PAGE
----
Raising and Educating a Deaf Child

International experts answer your questions about the choices, controversies, and decisions faced by the parents and educators of deaf and hard-of-hearing children.

Question from Renaye S., Bowling Green, KY

I am a parent of a deaf child. She is 8yrs old, and attends public school. The school she attends has a program for deaf and hard of hearing children. She spends 3hrs. per day with the teacher in that program. The rest of the day she is in a regular class room with an interpreter. She responds very well to this. She is also performing very well in her subjects. My question is what is the success rate of having a deaf child in a hearing school. Are there any concerns I should be aware of. My child does have interaction with other deaf children and deaf adults. The support we receive from the deaf community is great. Without that we would be lost.

Question from Renaye S., Bowling Green, KY. Posted June 4, 2009.
Response from Marc Marschark - NTID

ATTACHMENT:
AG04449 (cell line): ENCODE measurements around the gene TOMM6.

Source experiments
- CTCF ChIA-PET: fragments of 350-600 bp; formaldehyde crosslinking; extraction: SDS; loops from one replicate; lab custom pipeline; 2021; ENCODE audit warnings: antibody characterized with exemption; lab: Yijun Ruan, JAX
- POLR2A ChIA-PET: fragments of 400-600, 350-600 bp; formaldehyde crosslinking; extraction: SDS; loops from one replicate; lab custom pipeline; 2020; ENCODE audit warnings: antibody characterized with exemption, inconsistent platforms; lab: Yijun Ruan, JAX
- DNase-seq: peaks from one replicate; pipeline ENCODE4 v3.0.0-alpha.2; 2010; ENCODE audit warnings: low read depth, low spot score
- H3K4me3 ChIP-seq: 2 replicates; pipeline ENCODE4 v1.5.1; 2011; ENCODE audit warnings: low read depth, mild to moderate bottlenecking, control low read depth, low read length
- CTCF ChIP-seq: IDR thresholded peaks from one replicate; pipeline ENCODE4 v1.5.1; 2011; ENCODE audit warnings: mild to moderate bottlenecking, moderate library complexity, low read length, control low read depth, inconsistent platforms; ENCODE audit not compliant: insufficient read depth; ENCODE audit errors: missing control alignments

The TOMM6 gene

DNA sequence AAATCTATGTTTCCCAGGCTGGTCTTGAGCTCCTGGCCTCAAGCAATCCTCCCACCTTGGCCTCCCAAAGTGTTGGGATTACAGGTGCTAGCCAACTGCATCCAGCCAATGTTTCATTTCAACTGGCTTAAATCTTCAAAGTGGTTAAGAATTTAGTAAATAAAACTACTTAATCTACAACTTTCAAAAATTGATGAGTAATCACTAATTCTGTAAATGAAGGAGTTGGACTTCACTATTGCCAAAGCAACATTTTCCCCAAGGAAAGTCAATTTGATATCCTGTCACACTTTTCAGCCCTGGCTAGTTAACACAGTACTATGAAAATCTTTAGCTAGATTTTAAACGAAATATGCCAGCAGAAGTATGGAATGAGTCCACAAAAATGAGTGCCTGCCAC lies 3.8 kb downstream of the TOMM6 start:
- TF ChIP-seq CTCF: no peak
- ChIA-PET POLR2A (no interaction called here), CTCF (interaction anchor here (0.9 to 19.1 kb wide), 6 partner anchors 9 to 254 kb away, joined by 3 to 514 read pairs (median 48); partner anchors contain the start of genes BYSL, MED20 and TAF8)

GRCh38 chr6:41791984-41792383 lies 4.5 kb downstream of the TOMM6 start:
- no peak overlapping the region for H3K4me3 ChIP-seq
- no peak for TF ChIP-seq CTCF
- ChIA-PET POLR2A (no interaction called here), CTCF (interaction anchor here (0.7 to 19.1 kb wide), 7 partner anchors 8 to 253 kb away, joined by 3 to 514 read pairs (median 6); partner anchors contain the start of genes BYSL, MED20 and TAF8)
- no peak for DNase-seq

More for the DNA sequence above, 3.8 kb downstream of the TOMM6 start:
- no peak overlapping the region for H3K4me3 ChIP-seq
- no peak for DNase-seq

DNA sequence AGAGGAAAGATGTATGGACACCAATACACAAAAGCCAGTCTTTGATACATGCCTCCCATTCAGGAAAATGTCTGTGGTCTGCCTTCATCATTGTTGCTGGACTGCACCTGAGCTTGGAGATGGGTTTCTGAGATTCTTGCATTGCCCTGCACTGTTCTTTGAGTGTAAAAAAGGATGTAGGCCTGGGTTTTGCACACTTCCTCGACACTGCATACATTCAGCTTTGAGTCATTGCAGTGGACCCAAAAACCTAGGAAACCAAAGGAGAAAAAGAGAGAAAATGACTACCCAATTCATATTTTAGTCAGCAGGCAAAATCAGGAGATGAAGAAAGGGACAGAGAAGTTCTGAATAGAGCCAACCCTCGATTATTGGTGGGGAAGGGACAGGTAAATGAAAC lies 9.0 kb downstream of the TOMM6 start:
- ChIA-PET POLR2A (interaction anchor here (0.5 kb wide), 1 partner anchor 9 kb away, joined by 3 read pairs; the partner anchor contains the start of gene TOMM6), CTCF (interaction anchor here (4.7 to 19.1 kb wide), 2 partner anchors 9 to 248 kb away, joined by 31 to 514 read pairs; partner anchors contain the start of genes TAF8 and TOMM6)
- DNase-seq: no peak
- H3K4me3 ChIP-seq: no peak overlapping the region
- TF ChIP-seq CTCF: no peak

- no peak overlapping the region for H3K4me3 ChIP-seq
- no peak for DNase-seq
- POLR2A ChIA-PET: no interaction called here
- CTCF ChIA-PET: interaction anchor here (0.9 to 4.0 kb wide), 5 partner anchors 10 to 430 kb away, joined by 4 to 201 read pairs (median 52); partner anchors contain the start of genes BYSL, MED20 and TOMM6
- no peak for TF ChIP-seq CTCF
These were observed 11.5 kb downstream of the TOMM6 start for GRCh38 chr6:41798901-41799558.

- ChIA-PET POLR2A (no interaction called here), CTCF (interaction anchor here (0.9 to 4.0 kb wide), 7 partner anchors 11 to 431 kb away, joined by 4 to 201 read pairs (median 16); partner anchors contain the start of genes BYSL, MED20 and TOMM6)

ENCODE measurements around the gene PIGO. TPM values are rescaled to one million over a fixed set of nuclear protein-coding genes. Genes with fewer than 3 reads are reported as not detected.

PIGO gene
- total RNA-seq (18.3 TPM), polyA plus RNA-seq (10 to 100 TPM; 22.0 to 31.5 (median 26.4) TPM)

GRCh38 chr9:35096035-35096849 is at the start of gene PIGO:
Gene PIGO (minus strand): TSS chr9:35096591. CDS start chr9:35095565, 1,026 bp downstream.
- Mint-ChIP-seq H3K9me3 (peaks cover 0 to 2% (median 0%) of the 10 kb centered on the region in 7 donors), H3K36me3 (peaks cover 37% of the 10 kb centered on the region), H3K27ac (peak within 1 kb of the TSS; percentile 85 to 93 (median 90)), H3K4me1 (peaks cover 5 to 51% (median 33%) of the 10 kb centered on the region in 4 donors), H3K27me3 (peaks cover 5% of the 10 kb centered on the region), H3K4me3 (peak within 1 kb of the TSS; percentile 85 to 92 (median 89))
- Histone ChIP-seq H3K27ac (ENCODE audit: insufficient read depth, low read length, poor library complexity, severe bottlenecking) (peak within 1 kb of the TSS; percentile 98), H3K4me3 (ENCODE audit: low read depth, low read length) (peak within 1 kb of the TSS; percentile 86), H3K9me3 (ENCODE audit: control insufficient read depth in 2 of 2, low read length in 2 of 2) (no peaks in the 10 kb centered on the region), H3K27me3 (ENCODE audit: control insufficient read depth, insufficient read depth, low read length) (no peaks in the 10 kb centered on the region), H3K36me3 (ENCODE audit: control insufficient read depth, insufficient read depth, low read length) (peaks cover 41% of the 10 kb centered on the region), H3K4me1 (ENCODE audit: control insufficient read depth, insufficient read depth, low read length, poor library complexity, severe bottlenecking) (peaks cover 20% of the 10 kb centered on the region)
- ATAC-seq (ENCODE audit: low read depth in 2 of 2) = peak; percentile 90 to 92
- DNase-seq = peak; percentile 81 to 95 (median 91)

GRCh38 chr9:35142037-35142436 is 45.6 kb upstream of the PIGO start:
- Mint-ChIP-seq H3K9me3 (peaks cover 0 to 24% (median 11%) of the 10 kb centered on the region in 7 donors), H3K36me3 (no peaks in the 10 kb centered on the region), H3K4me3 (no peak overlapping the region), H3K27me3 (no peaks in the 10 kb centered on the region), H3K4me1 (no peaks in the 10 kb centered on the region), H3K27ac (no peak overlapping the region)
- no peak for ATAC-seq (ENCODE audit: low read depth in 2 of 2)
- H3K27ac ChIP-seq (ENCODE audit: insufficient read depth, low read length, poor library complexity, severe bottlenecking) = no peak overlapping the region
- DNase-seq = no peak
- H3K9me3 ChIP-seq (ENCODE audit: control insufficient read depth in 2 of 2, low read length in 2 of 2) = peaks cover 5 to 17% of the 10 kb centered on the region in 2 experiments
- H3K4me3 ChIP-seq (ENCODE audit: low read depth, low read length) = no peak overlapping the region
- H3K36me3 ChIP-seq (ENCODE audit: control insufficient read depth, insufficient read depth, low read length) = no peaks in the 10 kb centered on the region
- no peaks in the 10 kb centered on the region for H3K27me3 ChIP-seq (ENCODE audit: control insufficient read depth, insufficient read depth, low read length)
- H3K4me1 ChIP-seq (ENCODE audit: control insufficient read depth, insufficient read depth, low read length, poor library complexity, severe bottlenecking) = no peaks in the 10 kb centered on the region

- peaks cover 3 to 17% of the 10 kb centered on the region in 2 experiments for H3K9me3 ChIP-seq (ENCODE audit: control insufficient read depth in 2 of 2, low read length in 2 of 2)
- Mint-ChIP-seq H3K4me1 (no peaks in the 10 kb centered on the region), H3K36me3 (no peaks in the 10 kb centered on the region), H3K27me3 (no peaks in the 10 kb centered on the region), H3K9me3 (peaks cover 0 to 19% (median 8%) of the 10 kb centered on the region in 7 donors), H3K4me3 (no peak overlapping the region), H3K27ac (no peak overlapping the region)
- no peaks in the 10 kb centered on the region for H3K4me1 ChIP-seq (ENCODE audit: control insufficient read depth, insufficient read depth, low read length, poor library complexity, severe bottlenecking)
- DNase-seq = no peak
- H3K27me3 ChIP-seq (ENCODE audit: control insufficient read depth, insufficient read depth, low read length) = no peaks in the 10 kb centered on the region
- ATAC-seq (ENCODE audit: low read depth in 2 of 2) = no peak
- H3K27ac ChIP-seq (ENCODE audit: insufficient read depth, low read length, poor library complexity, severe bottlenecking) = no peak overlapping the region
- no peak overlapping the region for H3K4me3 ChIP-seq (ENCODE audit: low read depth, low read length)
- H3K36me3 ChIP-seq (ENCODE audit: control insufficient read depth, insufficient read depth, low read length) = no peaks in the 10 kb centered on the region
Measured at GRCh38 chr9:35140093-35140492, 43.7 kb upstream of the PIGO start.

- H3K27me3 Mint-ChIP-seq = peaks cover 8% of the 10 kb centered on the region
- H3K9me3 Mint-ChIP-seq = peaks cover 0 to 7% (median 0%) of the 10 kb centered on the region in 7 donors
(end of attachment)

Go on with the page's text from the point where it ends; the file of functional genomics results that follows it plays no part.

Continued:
It appears that you have the best of all possible situations – and apparently it is working for your daughter. On one hand, there are studies indicating that deaf children in mainstream classrooms demonstrate higher achievement than children in other settings. However, those studies are difficult to interpret because it is not clear that the groups of children being compared or equivalent before going into those programs. When other factors are controlled, school placement actually accounts for only about 1% of the differences observed in deaf children’s academic outcomes. For more information on that, you might look at Stinson, M., & Kluwin, T. (2003).  Educational consequences of alternative school placements.  In M. Marschark & P. Spencer (Eds.), Oxford handbook of deaf studies, language, and education (pp. 52-63).  New York:  Oxford University Press. Meanwhile, just keep doing what you’re doing!